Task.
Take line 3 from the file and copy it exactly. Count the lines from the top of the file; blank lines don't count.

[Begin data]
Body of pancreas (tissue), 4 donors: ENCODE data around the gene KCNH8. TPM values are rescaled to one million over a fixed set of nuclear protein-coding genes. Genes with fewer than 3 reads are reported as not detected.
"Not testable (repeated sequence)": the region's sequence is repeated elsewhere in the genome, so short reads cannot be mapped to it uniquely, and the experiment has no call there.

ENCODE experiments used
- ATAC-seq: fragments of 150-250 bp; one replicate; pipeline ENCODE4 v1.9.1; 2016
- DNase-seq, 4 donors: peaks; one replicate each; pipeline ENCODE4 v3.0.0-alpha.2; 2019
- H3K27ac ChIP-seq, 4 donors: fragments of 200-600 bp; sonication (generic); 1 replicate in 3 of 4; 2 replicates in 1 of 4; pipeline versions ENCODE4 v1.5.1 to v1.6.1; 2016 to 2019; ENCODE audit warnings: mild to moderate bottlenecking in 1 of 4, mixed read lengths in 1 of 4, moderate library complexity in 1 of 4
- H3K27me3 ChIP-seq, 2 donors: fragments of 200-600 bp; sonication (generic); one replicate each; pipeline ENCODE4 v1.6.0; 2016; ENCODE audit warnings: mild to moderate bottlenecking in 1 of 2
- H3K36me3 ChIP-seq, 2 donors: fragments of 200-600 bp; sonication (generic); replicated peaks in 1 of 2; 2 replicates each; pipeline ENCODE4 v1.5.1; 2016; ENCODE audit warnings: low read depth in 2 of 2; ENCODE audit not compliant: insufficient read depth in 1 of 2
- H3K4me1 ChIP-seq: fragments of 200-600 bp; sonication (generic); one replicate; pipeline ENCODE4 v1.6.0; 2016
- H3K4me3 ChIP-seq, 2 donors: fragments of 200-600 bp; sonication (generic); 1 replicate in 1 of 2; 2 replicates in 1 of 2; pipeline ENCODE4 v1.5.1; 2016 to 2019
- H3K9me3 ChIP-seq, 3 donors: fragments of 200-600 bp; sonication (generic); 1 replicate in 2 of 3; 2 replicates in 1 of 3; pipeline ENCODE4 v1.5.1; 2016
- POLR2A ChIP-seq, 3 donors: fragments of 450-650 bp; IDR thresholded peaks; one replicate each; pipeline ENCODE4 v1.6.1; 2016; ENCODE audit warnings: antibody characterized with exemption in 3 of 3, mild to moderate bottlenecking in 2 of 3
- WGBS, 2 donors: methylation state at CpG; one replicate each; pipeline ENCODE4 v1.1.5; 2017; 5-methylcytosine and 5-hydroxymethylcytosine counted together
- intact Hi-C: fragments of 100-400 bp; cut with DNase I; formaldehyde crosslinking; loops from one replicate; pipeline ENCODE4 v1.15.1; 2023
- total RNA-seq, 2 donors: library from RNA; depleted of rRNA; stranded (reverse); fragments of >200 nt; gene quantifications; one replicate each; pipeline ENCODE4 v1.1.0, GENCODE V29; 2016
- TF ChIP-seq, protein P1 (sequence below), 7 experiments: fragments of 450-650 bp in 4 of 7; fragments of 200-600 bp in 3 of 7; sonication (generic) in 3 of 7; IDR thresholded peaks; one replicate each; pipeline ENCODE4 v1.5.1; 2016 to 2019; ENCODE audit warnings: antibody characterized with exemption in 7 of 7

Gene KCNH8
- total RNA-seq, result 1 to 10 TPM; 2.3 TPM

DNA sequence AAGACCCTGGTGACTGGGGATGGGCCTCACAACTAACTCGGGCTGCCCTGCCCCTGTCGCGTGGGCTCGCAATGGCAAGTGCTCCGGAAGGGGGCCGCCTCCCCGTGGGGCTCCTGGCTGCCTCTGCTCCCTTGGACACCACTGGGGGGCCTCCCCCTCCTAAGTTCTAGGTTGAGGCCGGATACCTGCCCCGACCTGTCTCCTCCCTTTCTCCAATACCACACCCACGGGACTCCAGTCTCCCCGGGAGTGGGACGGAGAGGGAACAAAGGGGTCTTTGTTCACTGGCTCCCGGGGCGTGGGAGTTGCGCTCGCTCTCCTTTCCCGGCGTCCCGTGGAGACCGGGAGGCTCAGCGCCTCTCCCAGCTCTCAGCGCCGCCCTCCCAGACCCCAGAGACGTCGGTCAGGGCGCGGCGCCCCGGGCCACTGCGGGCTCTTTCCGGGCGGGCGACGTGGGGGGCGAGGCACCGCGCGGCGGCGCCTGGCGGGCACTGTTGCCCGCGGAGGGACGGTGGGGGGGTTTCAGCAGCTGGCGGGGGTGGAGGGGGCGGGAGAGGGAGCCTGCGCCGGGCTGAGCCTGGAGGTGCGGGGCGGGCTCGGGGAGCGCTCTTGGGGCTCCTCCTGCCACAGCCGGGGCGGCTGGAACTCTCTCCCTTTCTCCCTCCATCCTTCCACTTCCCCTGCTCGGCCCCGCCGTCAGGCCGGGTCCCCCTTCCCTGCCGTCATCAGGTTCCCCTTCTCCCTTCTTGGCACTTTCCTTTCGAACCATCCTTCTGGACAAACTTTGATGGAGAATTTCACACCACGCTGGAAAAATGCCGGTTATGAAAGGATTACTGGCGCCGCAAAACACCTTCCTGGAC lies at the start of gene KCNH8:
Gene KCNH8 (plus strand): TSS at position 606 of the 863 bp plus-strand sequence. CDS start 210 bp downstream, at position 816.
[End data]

ENCODE experiments used